I am Spock

Thursday, June 2, 2011

I Am Spock
Leonard Nimoy, 1995

Reading this book has caused me to think a bit about my own perspective. I wonder what it's like to read a book like this, an actor's memoir, and not have a background in the performing arts. Does it help people understand what it's like to work in the industry, or do they come away from the book thinking they understand, but with the wrong messages?

I do come at this book with a background in performing arts, and am familiar with actors of many types, so what I get from this book, especially when combined with Beyond Uhura (reviewed here), is a plausible portrait of actors who seem an awful lot like actors I've known.

A great deal of the book is concerned in assuring the reader that Nimoy really does love Spock, and that the title of his earlier memoir (I Am Not Spock) was never intended to convey animosity. From skimming excerpts of that book online, I would say that he is not exaggerating. The earlier book has the same respect and enjoyment about the Vulcan that comes through here.

Nimoy's very devotion to the character is what created some of the tension on the set reported by Nichols. Comparing and contrasting the books was really interesting. It's an example of how people can be in the same room and at the same time on different worlds. Neither one is “right” or “wrong”, but how different actors approach a job, what opportunities they have to take control of a role, or not, and the vagaries of fans combine to create vastly different working experiences.

Some of this difference is in the system. Nimoy relates an interchange with the producers in which they refuse to provide his assistant with pencils for responding to fan mail. Nichols relates a conversation when a mail-room worker comes secretly to tell her that the higher-ups told them not to send her most of her fan mail, but if she comes down to the mail room, they'd be glad to pass it on. It isn't like the two actors are starting on the same playing field.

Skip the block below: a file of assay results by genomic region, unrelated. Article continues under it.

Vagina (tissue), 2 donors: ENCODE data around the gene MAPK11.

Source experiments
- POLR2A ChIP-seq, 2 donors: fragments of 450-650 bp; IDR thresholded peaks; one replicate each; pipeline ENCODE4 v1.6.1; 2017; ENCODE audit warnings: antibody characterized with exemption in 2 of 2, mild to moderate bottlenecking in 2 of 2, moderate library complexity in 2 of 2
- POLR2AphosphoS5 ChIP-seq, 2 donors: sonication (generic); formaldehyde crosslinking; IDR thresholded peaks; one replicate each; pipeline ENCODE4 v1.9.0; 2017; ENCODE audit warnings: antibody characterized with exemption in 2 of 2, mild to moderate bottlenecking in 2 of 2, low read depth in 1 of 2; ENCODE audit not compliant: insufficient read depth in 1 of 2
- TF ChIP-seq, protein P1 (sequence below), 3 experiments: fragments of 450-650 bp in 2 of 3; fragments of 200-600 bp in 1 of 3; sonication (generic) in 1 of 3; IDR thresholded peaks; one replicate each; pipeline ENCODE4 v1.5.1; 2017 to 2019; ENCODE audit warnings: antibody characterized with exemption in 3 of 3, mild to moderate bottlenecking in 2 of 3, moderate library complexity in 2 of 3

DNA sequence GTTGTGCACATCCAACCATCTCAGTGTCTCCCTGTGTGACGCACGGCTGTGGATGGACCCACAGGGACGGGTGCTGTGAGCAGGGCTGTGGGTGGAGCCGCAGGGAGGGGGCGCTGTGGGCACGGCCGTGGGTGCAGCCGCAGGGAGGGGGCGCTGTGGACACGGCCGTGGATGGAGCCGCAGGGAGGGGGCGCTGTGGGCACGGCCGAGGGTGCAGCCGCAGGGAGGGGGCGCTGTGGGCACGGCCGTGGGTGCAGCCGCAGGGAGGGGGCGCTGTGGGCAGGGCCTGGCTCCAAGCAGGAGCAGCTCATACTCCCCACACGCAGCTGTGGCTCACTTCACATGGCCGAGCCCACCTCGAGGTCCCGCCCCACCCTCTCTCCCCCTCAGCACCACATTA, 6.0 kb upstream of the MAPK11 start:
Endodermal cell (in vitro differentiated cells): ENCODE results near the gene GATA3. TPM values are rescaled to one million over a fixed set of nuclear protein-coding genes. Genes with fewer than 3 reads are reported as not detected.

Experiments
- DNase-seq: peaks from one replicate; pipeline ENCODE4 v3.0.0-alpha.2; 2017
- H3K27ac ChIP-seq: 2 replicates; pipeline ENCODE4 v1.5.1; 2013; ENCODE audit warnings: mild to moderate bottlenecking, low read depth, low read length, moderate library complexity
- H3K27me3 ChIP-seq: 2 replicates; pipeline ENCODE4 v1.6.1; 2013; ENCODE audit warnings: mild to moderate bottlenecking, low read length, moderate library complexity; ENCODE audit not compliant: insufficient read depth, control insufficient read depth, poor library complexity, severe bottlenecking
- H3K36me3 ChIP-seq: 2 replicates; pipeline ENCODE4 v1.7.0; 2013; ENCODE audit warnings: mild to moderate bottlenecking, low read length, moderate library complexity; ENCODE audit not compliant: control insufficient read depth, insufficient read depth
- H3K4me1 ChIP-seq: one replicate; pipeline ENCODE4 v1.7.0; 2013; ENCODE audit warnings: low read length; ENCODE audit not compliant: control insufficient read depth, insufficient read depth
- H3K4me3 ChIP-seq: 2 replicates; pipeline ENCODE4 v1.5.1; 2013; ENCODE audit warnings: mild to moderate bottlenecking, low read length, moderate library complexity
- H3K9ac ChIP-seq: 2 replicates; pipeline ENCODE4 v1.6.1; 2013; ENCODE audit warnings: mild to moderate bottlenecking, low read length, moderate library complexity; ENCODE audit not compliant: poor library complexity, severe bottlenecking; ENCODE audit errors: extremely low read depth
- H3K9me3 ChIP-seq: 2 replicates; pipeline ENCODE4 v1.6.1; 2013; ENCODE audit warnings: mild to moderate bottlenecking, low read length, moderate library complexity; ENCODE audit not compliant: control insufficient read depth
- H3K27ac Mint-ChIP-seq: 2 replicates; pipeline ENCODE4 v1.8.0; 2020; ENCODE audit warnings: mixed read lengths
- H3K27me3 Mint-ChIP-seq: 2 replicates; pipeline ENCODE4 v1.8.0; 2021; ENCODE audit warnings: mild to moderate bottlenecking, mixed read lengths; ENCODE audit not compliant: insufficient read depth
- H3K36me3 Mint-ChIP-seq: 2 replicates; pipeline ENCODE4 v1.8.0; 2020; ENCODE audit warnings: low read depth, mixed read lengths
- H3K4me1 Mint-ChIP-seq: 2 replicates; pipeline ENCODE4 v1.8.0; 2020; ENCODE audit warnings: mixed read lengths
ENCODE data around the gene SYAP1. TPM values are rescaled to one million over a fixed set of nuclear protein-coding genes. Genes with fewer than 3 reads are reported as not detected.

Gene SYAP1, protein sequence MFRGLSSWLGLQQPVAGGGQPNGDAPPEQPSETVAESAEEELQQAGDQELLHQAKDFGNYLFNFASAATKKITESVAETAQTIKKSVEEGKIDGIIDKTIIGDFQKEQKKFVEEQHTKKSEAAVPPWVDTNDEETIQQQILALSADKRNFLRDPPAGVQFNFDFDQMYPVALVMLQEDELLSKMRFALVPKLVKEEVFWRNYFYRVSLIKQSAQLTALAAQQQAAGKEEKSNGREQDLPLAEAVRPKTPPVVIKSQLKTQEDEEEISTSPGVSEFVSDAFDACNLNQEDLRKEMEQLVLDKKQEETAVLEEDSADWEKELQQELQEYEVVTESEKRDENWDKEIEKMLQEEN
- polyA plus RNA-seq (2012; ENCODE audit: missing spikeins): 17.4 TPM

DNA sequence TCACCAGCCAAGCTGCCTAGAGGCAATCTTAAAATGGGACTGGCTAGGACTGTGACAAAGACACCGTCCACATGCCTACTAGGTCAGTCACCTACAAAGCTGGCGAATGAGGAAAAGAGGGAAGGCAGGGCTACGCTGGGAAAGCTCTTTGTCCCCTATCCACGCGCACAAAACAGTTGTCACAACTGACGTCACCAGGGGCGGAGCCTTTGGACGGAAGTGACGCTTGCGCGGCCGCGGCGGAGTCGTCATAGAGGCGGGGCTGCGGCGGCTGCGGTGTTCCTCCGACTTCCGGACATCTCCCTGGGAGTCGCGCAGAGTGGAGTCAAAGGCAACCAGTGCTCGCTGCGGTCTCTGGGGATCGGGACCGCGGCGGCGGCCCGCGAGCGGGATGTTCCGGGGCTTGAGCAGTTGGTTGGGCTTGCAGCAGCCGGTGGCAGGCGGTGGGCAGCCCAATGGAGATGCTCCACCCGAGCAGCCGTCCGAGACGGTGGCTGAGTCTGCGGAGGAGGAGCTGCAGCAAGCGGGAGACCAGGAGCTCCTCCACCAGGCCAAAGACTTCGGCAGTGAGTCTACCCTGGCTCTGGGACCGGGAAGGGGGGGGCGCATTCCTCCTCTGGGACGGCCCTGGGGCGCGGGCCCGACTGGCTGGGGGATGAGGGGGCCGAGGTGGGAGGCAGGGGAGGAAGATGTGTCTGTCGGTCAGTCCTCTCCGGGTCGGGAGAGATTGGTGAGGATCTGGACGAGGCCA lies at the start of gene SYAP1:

Some of it, however, is just in style. Some actors seize control of roles, of situations, and I understand why they feel they have to do that, and sometimes it is a great thing to do for the piece. Some prefer to work with an ensemble, building a team-based dynamic. Often actors don't even realize which way they're behaving at any given time, so I'm not sure whether Nimoy doesn't mention the occasional tension within the cast out of courtesy toward his co-stars, or whether he was simply unconscious of it.

This book is also interesting for containing a rather exhausting litany of how each piece of Spock and Vulcan was developed, and by who. There are also some interesting historical notes here. Nimoy films a mini-series in Bejing in 1981 and travels to the USSR in 1984 for a screening of Star Trek IV, and has perceptive observations in each case.

I respect Nimoy for his work, and it was a highly entertaining book: well written, clever, sweet. There was a slight sense of self-congratulation here and there, but it more often seems like remembering the best of things than a conscious re-writing of history.

4 Stars – A Very Good Book

I Am Spock on Amazon.com

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